The Aesthetics of Play
We all have aesthetic responses. Some of us cringe when we see a moldy sandwich, cry when we hear a sad song or feel more confident when we wear our favorite red jacket. Aesthetics, which Alexander Baumgarten named from the Greek word aisthanomai, simply means “perception by way of the senses.” Aesthetics are how we perceive the world through our senses. For non-human animals, colors, smells and sights provide a means for survival, for humans they are also the way we interpret and understand the world.
After spending the past few years at Hollywood Arts, an arts school I founded for the homeless, I became interested in the emotional relationship between people and art-based aesthetic experiences — specifically the role joyful, play-rich aesthetic experiences have in how we feel about ourselves and our willingness to try to new behaviors.
At Hollywood Arts, I observed a group of young adults who grew up in high poverty families or in institutional care, develop creative thinking and social skills as a result of frequent participation with the arts. For most of our students, this was their first time actively participating with drama, music or fashion. I watched our students push themselves beyond their comfort levels, overcome their fear of mistakes, and develop new behavioral, emotional and intellectual responses to challenges.
The question I asked was why? Why would homeless kids chose to come in off the streets and work, be open to feedback, even get yelled at occasionally without a tangible reward like a diploma?
I believe they showed up because interwoven into art-based aesthetic experiences is the chance to play. And I believe play is a key component of human development — one with limitless powers to influence and affect us.
There is a clear affinity between aesthetics and play. Both aesthetics and play demarcate a need to experience or create order outside of an imperfect and oftentimes confusing world (you’ve “ruined the game” if you play without order — the dance, the performance, or the drawing if you go outside the lines). Both aesthetics and play also allow us the opportunity to consider situations outside of our own ethical and moral systems (a found stick can transport a young boy into a battle over good and evil just as a painter may use brush stroke and color to investigate the same issue).
Both play and art-based aesthetic experiences give us the chance to envision and explore concepts beyond our daily lives, allowing us to uncover alternative perspectives and make new choices.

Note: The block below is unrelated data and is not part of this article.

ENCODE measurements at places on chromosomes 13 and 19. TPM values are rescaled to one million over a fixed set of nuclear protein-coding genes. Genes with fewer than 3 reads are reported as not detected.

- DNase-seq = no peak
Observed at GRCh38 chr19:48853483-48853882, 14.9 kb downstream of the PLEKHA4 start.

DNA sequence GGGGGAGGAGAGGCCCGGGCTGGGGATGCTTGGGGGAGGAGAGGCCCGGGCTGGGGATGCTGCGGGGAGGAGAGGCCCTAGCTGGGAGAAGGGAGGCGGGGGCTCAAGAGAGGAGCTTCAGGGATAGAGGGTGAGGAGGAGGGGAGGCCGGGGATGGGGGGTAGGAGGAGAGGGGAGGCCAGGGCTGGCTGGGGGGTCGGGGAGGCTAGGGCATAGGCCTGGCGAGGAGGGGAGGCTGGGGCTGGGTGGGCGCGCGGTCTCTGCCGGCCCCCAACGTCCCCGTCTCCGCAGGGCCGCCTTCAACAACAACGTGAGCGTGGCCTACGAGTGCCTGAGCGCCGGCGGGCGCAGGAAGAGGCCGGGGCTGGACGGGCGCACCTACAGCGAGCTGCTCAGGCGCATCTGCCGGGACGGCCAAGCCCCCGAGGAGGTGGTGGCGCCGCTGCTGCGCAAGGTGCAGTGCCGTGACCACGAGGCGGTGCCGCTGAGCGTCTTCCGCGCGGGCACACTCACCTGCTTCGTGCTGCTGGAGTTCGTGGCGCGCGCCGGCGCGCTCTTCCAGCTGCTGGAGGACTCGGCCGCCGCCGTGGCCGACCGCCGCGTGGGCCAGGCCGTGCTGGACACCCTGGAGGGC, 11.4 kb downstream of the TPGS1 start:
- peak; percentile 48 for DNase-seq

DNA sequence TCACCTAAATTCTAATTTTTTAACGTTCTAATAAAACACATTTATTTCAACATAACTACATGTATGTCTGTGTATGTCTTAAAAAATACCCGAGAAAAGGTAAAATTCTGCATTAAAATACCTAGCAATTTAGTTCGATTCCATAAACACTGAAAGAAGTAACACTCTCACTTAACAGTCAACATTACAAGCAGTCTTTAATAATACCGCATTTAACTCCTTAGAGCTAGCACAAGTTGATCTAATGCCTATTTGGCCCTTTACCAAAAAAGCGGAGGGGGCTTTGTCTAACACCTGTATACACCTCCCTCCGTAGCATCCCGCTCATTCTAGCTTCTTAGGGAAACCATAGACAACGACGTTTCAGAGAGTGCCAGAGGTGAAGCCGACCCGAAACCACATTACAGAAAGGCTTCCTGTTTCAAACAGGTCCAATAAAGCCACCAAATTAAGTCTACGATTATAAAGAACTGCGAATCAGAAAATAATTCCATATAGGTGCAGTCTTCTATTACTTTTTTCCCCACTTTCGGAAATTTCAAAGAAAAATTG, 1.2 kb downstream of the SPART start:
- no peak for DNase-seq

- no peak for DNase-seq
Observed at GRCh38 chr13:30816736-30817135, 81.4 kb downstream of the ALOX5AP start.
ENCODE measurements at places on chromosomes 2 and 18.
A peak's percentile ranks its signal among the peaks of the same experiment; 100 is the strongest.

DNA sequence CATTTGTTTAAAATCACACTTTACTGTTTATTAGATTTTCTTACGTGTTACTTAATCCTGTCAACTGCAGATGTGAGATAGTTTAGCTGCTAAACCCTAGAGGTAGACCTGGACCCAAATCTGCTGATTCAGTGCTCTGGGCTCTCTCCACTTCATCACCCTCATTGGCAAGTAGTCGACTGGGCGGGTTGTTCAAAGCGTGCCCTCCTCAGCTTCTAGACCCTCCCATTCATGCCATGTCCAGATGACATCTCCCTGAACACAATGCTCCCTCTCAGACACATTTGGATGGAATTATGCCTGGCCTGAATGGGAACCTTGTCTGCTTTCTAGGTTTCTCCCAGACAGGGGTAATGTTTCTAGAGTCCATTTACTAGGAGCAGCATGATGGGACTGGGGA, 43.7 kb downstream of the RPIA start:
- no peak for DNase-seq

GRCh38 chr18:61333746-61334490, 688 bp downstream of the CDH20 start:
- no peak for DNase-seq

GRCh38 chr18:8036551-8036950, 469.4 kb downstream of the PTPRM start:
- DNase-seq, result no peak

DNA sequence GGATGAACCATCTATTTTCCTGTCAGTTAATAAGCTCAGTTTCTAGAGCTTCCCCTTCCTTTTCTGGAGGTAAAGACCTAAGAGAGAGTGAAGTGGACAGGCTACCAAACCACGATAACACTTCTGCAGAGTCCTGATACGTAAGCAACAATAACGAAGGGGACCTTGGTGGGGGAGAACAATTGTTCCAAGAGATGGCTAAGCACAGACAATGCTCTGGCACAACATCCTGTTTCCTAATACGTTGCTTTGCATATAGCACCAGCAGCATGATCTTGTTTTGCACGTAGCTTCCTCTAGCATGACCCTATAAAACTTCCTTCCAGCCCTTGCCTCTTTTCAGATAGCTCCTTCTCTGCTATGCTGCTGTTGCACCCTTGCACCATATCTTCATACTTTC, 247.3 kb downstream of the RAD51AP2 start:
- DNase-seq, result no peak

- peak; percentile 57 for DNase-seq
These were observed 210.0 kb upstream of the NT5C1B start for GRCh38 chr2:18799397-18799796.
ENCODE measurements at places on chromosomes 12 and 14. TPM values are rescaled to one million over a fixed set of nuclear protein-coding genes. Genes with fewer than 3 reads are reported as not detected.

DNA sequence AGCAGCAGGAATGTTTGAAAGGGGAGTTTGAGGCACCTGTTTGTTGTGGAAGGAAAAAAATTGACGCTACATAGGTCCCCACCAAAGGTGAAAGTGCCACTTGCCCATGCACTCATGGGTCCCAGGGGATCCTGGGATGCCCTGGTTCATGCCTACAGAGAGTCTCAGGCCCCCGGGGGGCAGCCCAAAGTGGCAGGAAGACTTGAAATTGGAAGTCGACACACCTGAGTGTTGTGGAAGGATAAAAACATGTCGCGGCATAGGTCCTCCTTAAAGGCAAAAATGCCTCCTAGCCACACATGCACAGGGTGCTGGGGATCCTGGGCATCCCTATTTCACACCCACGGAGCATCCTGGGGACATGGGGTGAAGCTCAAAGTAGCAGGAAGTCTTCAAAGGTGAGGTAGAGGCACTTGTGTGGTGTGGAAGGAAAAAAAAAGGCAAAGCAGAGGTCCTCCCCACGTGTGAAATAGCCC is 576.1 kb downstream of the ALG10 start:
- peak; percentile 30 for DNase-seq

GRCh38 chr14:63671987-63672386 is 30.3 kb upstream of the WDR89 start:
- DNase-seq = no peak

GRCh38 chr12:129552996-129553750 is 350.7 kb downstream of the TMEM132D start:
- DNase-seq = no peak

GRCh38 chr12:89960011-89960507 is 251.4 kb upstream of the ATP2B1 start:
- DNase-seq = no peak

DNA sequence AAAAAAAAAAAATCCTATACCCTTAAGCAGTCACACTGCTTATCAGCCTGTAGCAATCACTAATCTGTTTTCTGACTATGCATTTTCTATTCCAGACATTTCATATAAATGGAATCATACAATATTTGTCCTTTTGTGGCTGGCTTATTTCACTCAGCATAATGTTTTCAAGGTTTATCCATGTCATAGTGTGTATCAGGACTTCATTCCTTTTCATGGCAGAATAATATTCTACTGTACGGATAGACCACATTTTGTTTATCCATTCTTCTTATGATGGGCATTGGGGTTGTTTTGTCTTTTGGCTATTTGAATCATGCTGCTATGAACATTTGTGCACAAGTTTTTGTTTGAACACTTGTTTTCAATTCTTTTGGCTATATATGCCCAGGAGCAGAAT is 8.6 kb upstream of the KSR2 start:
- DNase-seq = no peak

Volkswagen recently tested this concept with the Fun Theory. They hypothesized that fun, aesthetic experiences could change people’s behaviors–moving them from “lazy to acting responsibly.” In one of the most engaging efforts, designers converted a metro stairwell in Stockholm into working piano keys so that each step elicited a musical note. Seventy percent of commuters chose to take the stairs over the escalator!
This is what I saw at Hollywood Arts. Young people were making choices as a result of aesthetic experiences that were allowing them to play. Classes in improvisation gave a former foster care youth the opportunity to role play an executive which increased his confidence. Classes in fashion gave a homeless transgender youth the opportunity to experience color and beauty in a way that made him feel accepted. Like the little boy who picked up the stick or the painter who picked up a brush, Hollywood Arts’ students were using their imaginations to experience concepts, relationships and roles outside of their daily lives, safely and playfully.
How many opportunities do we, as adults, have to play during each day? For most of us I would imagine the answer is few. But what would our world look like if we filled our lives with more joyful, play-rich aesthetic experiences? What if every day we had the chance to take the musical metro stairwell? What if during our workday we were encouraged to take an “improv break” instead of a coffee break? And what if we started our days in an aesthetically joyful home environment where utilitarian objects didn’t just serve a purpose but spoke to us in emotionally meaningful ways? How would we feel about ourselves? What new ideas would we have or could we contribute to our communities?
The aesthetic response is hard wired into us. We have an innate desire to play and to use our imaginations (we spend an average 4 hours a day watching TV or movies … retreating into worlds others have created for us) but what would happen if we created more opportunities every day to play in worlds of our own imagination?